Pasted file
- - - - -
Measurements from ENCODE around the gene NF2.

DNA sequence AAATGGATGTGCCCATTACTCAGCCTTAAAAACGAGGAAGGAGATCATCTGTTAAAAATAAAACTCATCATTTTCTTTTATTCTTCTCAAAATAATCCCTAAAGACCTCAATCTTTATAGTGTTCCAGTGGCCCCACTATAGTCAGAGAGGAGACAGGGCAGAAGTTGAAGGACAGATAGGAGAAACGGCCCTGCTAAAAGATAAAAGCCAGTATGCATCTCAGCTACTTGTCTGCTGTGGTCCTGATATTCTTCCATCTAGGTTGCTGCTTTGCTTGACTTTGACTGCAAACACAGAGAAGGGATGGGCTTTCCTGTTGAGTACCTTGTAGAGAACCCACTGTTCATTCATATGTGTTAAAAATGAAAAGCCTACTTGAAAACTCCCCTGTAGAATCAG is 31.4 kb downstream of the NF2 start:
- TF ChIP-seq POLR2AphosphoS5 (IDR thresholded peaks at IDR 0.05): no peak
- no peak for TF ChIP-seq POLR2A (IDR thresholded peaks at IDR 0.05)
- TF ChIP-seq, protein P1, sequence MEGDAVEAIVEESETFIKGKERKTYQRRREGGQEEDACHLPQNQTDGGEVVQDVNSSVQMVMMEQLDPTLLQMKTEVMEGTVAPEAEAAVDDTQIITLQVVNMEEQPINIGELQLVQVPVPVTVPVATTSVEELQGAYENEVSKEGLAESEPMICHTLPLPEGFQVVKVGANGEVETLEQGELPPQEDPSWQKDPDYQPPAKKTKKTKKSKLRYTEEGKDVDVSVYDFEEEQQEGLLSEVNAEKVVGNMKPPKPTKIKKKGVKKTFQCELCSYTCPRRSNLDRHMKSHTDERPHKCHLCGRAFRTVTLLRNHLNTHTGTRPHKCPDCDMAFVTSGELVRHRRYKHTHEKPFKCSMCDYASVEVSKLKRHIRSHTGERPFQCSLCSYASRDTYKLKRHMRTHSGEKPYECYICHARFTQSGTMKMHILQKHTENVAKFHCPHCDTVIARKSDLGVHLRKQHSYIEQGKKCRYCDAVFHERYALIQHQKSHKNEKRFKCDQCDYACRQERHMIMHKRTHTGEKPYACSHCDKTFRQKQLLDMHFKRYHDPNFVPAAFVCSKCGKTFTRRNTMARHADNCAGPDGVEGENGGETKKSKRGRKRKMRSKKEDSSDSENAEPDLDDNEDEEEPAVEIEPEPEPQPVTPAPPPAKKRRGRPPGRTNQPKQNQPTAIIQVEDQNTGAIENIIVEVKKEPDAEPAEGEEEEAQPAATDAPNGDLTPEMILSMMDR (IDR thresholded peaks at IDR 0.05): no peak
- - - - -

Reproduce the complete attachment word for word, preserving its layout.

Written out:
Measurements from ENCODE around the gene NF2.

DNA sequence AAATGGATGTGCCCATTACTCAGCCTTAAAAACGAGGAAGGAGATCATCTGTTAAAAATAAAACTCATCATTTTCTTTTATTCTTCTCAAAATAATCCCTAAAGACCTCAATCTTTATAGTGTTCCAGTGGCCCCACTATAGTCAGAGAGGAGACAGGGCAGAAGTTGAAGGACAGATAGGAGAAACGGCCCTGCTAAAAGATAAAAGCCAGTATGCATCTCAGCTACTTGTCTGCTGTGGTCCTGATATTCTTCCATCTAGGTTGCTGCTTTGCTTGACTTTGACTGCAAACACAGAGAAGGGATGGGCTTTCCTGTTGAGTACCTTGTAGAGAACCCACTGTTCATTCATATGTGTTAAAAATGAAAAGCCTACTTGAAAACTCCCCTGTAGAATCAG is 31.4 kb downstream of the NF2 start:
- TF ChIP-seq POLR2AphosphoS5 (IDR thresholded peaks at IDR 0.05): no peak
- no peak for TF ChIP-seq POLR2A (IDR thresholded peaks at IDR 0.05)
- TF ChIP-seq, protein P1, sequence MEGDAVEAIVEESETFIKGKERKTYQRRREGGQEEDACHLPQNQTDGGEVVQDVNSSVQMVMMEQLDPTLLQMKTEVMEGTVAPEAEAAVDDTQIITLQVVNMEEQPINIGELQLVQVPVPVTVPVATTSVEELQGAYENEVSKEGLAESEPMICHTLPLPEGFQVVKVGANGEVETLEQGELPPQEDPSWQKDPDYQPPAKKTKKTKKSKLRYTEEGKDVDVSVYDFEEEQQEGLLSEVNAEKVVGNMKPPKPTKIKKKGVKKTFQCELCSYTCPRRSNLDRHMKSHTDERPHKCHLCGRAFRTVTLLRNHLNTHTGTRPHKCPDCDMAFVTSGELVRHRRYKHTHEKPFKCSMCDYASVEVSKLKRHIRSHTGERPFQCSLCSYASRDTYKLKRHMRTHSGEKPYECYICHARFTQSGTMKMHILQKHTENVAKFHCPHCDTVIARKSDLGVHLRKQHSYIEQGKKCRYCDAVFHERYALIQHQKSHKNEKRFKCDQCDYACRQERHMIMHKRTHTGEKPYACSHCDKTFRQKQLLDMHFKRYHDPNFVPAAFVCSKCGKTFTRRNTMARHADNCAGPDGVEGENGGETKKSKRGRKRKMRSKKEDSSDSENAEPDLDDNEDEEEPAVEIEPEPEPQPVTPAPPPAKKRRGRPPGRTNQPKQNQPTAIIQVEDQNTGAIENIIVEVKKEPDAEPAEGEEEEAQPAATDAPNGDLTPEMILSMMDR (IDR thresholded peaks at IDR 0.05): no peak